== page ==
Like most fields, the language of the law has a lot of jargon. Many lawyers forget to translate that jargon when speaking with clients or the general public, which can lead to confusion or complete failures to communicate. For example, not many lawyers explain to clients that when they refer to decisions made by “the court,” they mean a decision by a judge, not the court staff, and not all clients understand. This article discusses the source of some legal jargon and explains why lawyers may use it too often.
There are at least four major sources of legal jargon: slang, formulas inherited from past centuries, unexplained terms used in court decisions, and statutes and rules. Slang tends to be used more to attempt to explain situations, sometimes successfully and sometimes not, and the other sources tend to provide terms that are used because lawyers want to ensure a result, avoid a dispute, or confirm that they are referring to an established concept.
One slang term that I have seen used in recent weeks is “ham sandwich.” This phrase derives from a statement by Sol Wachtler, then the Chief Judge of the New York Court of Appeals, who once said that a district attorney who wanted to prosecute a case could get a grand jury to indict a ham sandwich. Since then, referring to a case as a ham sandwich implies that a decision by a grand jury to indict or not indict was the result of the prosecutor’s efforts, or lack of serious effort. Other slang terms are not intended to be so disparaging. A “jailhouse lawyer,” for example, is a prisoner who helps other prisoners prepare legal arguments and briefs in the absence of an available lawyer. Jailhouse lawyers are a recognized part of the support network available to prisoners, and a prisoner skilled in research may be able to identify important matters for a court’s attention.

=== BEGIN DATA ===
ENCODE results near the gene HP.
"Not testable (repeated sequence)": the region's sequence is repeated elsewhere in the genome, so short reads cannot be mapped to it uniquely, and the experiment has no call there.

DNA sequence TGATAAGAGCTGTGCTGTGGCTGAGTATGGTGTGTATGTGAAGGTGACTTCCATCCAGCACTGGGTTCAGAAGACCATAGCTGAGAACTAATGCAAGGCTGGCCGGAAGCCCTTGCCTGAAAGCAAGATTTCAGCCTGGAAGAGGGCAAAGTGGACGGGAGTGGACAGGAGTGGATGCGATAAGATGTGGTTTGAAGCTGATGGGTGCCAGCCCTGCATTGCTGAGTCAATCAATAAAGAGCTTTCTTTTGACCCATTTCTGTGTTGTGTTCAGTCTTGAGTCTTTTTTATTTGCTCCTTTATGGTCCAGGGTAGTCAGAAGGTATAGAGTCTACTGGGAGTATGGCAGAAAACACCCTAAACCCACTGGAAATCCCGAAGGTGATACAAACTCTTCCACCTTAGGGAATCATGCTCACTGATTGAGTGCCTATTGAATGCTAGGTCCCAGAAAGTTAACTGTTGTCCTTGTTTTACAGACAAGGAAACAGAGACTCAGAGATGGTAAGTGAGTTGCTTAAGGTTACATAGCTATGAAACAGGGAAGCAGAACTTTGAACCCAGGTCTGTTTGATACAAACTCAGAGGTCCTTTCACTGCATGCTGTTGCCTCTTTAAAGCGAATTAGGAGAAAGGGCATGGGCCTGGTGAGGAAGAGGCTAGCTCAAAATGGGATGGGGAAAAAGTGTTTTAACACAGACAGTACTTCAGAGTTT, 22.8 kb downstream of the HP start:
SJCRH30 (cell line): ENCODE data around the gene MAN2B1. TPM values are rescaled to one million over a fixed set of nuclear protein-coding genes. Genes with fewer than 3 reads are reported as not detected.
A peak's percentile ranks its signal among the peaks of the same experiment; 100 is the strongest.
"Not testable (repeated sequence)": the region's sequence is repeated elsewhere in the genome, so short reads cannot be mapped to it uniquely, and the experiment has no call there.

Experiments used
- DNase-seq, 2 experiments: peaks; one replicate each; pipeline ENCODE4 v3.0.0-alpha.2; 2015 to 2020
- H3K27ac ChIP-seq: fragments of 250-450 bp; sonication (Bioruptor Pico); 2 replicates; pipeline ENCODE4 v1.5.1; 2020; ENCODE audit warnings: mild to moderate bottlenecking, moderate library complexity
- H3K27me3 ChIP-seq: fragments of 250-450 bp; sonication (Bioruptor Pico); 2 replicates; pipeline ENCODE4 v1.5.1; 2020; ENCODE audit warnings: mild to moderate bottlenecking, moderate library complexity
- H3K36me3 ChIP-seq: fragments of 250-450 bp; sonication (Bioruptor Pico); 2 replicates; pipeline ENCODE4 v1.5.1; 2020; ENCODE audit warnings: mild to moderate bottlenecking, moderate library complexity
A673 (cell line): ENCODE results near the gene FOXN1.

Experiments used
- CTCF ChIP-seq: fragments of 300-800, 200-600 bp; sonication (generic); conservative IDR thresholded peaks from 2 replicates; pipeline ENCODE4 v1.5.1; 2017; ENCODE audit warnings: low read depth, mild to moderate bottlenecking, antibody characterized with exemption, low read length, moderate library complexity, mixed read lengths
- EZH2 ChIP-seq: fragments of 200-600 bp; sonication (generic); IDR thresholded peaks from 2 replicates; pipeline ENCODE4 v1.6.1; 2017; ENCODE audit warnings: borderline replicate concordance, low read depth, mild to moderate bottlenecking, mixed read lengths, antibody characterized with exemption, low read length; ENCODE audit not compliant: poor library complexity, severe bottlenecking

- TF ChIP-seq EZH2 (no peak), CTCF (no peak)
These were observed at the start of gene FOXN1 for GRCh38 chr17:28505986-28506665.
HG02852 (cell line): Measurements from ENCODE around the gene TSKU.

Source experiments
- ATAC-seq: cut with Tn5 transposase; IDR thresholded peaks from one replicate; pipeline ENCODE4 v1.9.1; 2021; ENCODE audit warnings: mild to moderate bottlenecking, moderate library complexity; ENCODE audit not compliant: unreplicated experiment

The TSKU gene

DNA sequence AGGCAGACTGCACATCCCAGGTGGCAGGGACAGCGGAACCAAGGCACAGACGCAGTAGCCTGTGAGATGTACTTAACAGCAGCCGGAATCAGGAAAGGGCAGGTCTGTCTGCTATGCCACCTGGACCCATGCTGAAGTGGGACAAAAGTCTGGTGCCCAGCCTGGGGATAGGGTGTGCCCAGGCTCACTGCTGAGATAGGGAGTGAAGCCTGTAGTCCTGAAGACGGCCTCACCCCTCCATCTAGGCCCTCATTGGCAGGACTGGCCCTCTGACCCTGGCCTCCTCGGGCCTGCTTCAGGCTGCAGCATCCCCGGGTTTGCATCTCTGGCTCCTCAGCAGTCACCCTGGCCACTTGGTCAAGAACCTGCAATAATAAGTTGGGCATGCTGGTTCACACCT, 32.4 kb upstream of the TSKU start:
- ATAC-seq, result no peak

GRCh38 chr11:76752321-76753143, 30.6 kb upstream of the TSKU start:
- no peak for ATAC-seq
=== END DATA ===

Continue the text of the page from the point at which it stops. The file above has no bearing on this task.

Conversely, most terms that descend from the early days of the law tend to be used more our of habit than anything else. A typical example is the phrase “and his [or her] heirs,” which is often seen on deeds. In the early days of the law, “and his heirs” was a required phrase to ensure that land was transferred completely. For example, if a deed read “Owner grants The Restaurant to Alice and her heirs,” Alice would receive fee (full) title to a piece of land called The Restaurant, and would be able to transfer The Restaurant to someone else or leave it to whomever she wanted in a will. On the other hand, when a deed reads “Owner grants Maggie’s Farm to Bob,” Bob gets only the rights to Maggie’s Farm for his lifetime, and after his death, not only ain’t Bob gonna work there no more, but Owner gets it back. The “and his heirs” rule is no longer the law. Nearly every state, if not all of them, have passed laws that even if “and his heirs” is left out, Bob would get the same rights as Alice, and the transfer for life has to be stated clearly. Many lawyers, however, continue to use the full “and his heirs” phrase, and the leading publisher of legal forms in Oregon includes an expanded version of the phrase (“heirs, successors, and assigns”) on its deeds.